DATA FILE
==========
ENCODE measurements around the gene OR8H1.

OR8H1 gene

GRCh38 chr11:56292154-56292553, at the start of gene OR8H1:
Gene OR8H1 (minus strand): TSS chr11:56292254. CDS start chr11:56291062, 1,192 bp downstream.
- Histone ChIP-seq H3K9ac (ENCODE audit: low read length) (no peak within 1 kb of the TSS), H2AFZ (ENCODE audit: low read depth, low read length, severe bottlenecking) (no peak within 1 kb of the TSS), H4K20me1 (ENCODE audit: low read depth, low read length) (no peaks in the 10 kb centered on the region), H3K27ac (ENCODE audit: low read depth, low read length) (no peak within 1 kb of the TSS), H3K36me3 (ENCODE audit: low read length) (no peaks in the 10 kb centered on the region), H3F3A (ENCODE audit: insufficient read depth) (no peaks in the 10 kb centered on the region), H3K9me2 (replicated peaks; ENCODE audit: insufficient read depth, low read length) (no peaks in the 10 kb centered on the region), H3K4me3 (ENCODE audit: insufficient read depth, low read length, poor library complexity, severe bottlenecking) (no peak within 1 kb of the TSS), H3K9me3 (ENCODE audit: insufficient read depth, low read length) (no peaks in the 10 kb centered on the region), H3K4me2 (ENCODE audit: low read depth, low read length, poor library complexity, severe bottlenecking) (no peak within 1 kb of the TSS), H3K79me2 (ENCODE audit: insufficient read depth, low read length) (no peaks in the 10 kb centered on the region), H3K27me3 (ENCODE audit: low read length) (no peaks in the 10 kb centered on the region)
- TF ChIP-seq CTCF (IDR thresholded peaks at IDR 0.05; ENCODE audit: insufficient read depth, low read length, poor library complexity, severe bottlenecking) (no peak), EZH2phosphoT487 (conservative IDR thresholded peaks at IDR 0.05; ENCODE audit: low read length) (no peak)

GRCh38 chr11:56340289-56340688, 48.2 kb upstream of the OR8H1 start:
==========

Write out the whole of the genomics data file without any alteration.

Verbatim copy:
ENCODE measurements around the gene OR8H1.

OR8H1 gene

GRCh38 chr11:56292154-56292553, at the start of gene OR8H1:
Gene OR8H1 (minus strand): TSS chr11:56292254. CDS start chr11:56291062, 1,192 bp downstream.
- Histone ChIP-seq H3K9ac (ENCODE audit: low read length) (no peak within 1 kb of the TSS), H2AFZ (ENCODE audit: low read depth, low read length, severe bottlenecking) (no peak within 1 kb of the TSS), H4K20me1 (ENCODE audit: low read depth, low read length) (no peaks in the 10 kb centered on the region), H3K27ac (ENCODE audit: low read depth, low read length) (no peak within 1 kb of the TSS), H3K36me3 (ENCODE audit: low read length) (no peaks in the 10 kb centered on the region), H3F3A (ENCODE audit: insufficient read depth) (no peaks in the 10 kb centered on the region), H3K9me2 (replicated peaks; ENCODE audit: insufficient read depth, low read length) (no peaks in the 10 kb centered on the region), H3K4me3 (ENCODE audit: insufficient read depth, low read length, poor library complexity, severe bottlenecking) (no peak within 1 kb of the TSS), H3K9me3 (ENCODE audit: insufficient read depth, low read length) (no peaks in the 10 kb centered on the region), H3K4me2 (ENCODE audit: low read depth, low read length, poor library complexity, severe bottlenecking) (no peak within 1 kb of the TSS), H3K79me2 (ENCODE audit: insufficient read depth, low read length) (no peaks in the 10 kb centered on the region), H3K27me3 (ENCODE audit: low read length) (no peaks in the 10 kb centered on the region)
- TF ChIP-seq CTCF (IDR thresholded peaks at IDR 0.05; ENCODE audit: insufficient read depth, low read length, poor library complexity, severe bottlenecking) (no peak), EZH2phosphoT487 (conservative IDR thresholded peaks at IDR 0.05; ENCODE audit: low read length) (no peak)

GRCh38 chr11:56340289-56340688, 48.2 kb upstream of the OR8H1 start: